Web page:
Some legitimate foreign online pharmacies may help U.S. consumers buy medicines they otherwise could not afford, a new economic analysis concludes.
The analysis, by the National Bureau of Economic Research, concludes that while the Food and Drug Administration (FDA) has good reason to warn U.S. consumers about these pharmacies, the warnings may go too far, NPR reports.
The FDA states a safe online pharmacy should be located in the United States, and licensed by the state board of pharmacy where the website is operating.
The new report notes many Americans do not fill their prescriptions because they cannot afford to. Some legitimate foreign pharmacies may offer lower prices than their U.S. counterparts, the researchers note. “A blanket warning against any foreign website may deny consumers substantial price savings,” the report states.
The researchers ordered 328 drug samples from 41 online pharmacies based in the United States, Canada, Europe, Asia and Australia. They compared them in terms of drug safety—through a chemical analysis—and cost savings.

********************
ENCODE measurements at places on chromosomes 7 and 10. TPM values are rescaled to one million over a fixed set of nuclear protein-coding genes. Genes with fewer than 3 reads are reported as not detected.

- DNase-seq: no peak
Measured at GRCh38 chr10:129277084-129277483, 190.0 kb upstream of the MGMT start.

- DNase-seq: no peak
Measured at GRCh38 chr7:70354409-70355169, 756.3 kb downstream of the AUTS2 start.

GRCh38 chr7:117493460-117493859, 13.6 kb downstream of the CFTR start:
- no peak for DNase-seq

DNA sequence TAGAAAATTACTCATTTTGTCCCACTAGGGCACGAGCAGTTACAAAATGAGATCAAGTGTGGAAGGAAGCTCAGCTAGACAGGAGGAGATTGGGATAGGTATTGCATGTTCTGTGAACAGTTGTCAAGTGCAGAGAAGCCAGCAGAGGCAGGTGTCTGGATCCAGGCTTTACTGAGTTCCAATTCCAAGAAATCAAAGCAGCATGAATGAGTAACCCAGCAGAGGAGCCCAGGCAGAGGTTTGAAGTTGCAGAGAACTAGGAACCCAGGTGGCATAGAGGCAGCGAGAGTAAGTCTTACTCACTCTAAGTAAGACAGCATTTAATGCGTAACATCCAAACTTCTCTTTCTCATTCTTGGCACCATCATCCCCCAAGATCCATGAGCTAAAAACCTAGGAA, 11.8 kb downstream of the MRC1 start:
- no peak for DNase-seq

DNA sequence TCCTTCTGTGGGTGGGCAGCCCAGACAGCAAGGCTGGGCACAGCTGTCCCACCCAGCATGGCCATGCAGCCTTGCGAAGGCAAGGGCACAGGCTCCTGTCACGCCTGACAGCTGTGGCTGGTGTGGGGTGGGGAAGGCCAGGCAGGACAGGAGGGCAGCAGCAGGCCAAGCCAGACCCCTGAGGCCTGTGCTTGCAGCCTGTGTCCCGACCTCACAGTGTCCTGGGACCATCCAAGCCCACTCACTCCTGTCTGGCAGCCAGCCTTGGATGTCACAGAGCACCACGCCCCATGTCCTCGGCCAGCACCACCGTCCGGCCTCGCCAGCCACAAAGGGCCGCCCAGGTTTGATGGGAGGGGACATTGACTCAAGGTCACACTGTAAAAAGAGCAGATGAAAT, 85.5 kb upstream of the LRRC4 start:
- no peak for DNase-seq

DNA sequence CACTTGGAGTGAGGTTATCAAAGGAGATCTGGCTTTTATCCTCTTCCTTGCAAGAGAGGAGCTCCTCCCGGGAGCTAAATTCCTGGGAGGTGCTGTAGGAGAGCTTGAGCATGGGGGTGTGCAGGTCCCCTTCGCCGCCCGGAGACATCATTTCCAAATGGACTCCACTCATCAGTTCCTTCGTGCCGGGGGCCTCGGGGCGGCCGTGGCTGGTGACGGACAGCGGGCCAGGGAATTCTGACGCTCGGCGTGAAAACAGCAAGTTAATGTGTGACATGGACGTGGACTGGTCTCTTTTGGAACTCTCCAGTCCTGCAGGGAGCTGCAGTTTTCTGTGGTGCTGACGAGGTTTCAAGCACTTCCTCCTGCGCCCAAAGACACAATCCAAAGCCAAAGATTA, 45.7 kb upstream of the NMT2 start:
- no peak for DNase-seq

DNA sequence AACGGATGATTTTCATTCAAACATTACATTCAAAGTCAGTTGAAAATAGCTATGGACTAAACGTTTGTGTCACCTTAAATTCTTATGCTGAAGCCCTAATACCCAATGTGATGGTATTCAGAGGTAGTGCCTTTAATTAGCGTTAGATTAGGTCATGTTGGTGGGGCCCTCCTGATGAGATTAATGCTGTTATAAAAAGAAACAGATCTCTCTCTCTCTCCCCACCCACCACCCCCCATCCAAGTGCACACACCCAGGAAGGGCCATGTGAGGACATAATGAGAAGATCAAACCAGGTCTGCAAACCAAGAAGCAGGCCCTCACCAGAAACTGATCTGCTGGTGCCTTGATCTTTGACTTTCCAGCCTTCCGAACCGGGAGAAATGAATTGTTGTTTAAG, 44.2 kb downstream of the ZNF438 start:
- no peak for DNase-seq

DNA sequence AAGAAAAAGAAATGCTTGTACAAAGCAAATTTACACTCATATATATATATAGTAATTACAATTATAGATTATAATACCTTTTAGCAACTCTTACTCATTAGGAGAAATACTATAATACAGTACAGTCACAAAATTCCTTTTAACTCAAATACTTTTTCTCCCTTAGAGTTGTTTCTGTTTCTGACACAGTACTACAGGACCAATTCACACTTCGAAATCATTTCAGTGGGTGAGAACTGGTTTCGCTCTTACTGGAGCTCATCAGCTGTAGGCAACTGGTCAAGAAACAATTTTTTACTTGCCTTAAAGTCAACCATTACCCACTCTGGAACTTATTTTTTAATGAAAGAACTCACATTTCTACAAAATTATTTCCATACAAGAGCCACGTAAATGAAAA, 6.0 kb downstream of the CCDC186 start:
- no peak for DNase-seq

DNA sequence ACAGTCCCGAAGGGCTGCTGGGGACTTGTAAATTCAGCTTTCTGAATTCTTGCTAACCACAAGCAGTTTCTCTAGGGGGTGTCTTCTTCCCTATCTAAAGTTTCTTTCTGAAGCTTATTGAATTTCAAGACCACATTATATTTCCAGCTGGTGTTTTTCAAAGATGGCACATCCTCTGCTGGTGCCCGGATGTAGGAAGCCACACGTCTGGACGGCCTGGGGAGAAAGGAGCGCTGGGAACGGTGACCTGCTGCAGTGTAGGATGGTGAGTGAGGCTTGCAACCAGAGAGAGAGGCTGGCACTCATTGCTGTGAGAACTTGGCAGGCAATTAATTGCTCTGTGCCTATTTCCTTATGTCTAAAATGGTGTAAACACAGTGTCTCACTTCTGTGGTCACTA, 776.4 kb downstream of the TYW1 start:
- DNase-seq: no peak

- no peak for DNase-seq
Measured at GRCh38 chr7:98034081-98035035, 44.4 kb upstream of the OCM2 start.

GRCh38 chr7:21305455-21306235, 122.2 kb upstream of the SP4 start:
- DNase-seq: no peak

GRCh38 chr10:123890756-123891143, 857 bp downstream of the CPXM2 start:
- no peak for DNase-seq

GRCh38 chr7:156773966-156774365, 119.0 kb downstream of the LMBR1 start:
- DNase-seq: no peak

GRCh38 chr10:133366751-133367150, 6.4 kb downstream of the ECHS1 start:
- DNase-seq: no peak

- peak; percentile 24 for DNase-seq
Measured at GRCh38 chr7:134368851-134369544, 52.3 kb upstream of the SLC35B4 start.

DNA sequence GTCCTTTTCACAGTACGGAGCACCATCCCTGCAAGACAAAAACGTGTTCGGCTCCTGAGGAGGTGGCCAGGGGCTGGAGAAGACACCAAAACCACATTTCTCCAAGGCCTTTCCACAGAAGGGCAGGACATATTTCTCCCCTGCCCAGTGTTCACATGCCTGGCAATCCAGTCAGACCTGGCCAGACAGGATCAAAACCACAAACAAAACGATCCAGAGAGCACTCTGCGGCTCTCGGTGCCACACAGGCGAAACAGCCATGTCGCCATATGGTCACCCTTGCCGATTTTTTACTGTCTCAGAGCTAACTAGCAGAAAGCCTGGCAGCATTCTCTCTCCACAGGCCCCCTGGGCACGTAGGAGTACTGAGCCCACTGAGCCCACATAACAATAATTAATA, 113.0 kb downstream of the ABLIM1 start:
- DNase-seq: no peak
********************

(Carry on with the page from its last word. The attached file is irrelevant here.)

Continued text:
Eight of the websites were based in the United States, and shipped high-quality, authentic drugs. Another group of pharmacies, mostly foreign, sometimes shipped fake versions of Viagra. A third group of online pharmacies, most of them foreign, sent authentic drugs that cost much less than the American pharmacies.
“In the U.S., tens of millions of Americans go without prescribed medication due to cost each year,” the report notes. “For most uninsured Americans, lower priced drugs from foreign online pharmacies are an attractive option and for many a necessary one. In light of this, we wonder whether a blanket warning against foreign websites has limited price competition between U.S. and foreign websites, and whether a more open and educational policy could make better use of the existing verification services for consumer savings in authentic drugs.”
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